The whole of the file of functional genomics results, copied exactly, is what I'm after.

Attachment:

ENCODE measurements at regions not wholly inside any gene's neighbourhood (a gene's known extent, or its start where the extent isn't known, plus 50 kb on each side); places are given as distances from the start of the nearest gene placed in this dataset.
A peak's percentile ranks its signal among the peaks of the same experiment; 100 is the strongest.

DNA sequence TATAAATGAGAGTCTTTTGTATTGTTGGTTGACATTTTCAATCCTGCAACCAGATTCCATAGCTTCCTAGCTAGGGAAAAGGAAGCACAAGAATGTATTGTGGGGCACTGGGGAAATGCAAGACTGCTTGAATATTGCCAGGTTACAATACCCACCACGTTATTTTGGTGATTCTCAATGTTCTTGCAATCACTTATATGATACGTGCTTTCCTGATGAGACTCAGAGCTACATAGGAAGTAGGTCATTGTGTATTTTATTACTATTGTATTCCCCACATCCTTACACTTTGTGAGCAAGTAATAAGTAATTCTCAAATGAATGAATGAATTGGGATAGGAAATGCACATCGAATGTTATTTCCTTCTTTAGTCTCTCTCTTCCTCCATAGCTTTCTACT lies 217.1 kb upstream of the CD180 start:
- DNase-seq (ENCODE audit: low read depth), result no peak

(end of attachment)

ENCODE measurements at regions not wholly inside any gene's neighbourhood (a gene's known extent, or its start where the extent isn't known, plus 50 kb on each side); places are given as distances from the start of the nearest gene placed in this dataset.
A peak's percentile ranks its signal among the peaks of the same experiment; 100 is the strongest.

DNA sequence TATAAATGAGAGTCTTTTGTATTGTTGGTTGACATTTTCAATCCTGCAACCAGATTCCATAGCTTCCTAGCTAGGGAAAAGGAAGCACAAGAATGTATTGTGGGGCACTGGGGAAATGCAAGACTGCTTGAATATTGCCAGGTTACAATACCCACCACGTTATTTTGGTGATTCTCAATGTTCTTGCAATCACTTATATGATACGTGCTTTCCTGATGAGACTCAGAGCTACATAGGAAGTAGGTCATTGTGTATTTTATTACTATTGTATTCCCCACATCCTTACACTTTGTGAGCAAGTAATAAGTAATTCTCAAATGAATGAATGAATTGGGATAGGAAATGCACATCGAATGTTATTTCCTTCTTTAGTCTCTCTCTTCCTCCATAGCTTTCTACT lies 217.1 kb upstream of the CD180 start:
- DNase-seq (ENCODE audit: low read depth), result no peak